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Securities and Exchange Board of India (SEBI)

Securities and Exchange Board of India (SEBI)

The Securities and Exchange Board of India (SEBI) is a controller body responsible to regulate the securities and commodities market in India. During the 1980s, when the capital market was emerging as a sensation among urban people in India, there came various discrepancies and malpractices along with it. To address such problems and protect the interests of investors, the Government of India, under its finance ministry, enacted a law to form SEBI in 1992.

Headquartered in Banda Kurla complex in Mumbai, SEBI has several regional offices throughout India such as New Delhi for the northern zone, Kolkata for the eastern zone, Chennai for the Southern zone, Ahmedabad for the Western zone, besides local offices in Jaipur, Bangalore, Guwahati, Patna, Kochi, Chandigarh, etc.

Until the creation of SEBI, the financial market was regulated by Capital Issues (Control) Act, 1947 which was enacted before India’s Independence. For a long time, there was felt a need to amend provisions of the old law that could be relevant with current perspectives.

Core Concept

To abolish malpractices, develop the capital market, and protect the interests of investors, in 1988, Sebi was constituted as the regulator of the securities market in India. Initially, it was constituted as a non-statutory body without any statutory power.

Following the passage of the SEBI Act by Parliament on 30 January 1992, it was given autonomous and statutory powers.

On April 12, 1992, SEBI was founded as passing the ‘Securities and Exchange Board Act 1992’ by the Government of India.

In 1999, after amendment in the SEBI Act 1992, collective investment policies have been brought under the ambit of SEBI with few exceptions such as Chit Funds, ‘Nidhi’, and Cooperatives schemes.

Structure of SEBI

sebi the structure of it
source: pixabay.com

The board of SEBI consists of nine members. Among this one is chairman, one member is appointed by the central bank i.e. Reserve Bank of India. Remaining among seven members, two are appointed by Finance Ministry and five are hailed from central Government of India –

  • One Chairman of the board: appointed by the Union Government of India
  • One Board member: appointed by the Reserve Bank of India
  • Two Board members: come from the Finance Ministry of India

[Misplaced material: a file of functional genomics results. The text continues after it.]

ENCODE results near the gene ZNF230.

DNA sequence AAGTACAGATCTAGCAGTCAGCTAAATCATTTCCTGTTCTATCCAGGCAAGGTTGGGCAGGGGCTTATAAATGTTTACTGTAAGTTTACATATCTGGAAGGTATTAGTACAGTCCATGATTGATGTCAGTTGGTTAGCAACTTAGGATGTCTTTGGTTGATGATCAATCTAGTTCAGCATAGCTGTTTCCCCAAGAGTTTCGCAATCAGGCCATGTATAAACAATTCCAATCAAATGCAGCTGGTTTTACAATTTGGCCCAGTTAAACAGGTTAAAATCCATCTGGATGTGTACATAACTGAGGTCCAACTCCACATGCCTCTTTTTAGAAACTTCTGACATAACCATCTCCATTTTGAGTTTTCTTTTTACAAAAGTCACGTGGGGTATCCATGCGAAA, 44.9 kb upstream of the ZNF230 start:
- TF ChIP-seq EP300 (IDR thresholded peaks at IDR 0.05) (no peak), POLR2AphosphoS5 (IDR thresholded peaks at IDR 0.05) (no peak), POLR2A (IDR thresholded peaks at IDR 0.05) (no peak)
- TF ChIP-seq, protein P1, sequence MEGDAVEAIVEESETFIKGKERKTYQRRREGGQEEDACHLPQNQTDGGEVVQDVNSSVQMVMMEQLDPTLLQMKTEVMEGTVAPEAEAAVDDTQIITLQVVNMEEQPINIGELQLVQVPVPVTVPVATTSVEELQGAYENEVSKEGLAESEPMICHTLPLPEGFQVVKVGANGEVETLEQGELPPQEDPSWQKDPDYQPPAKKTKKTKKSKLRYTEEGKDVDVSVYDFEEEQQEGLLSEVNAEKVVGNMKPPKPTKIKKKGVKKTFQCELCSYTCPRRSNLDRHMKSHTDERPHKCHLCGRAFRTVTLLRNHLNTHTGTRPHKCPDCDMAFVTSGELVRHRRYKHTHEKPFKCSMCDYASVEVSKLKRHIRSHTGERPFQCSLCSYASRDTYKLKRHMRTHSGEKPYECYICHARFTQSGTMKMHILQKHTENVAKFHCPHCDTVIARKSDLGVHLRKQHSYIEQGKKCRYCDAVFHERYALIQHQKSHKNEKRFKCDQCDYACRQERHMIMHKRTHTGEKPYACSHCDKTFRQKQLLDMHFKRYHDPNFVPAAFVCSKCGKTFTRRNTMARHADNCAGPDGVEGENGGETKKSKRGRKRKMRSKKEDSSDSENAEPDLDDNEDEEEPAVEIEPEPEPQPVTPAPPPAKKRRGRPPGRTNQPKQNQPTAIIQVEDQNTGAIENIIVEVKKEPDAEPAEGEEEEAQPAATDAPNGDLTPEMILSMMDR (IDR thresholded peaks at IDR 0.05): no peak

• Five Board members: elected by the Union Government of India and among these five, three must be the whole-time members.

In addition to undertaking and overseeing the board, the chairman is also responsible to look into the Vigilance, Communication, and Internal Inspection Department, etc.

Organizational Structure

There are whole-time members in the organizational structure who are four in numbers. These members are allocated with various departments that they are responsible to oversee. Each department has its own executive director who is accountable to report to their respective whole-time members. The tenure of a whole-time member ends after 3 years or if he/she attains the age of 65 years, whichever happens first.

Associated Bodies & Departments

‘Securities and Exchange Board of India’ consists of more than 25 departments such as Corporation Finance Department (CFD), Information Technology Department (ITD), Foreign Portfolio Investors and Custodians (FPI&C), Investment Management Department (IMD), Treasury & Accounts Divisions (T&A), Legal Affair Department, Department of Economic and Policy Analysis (DEPA-I, II, & III), and National Institute of Securities Market (NISM), etc.

Name Designation Background
Ajay Tyagi Chairman IAS, 1984

Additional Secretary  (Department of Economic Affairs), Ministry of Finance, Government of India

S. K. Mohanty Whole-time Member IRS, 1991 batch,

Former Executive Director, ‘Securities and Exchange Board of India’, and has looked after various departments

Anant Barua Former Executive Director, SEBI and has looked after various departments such as Investment Management Department, Corporation Finance Department, etc.
Madhabi Puri Buch
Gurumoorthy Mahalingam
M. Rajeshwar Rao Part-time Member Deputy Governor, Reserve Bank of India
Anand Mohan Bajaj Additional Secretary, Department of Economic Affairs, Ministry of Finance, Government of India
K. V. R. Murty Joint Secretary, Ministry of Corporate Affairs, Government of India
V. Ravi Anshuman Professor, Indian Institute of Management, Bangalore

 

Dr. S. A. Dave was appointed as the first chairman of the Securities and Exchange Board of India from 12 April 1988 to 23 August 1990. But during the enactment of the SEBI Act in 1992, G. V. Ramakrishna (Aug 1990-Jan 1994) was the chairman of the board.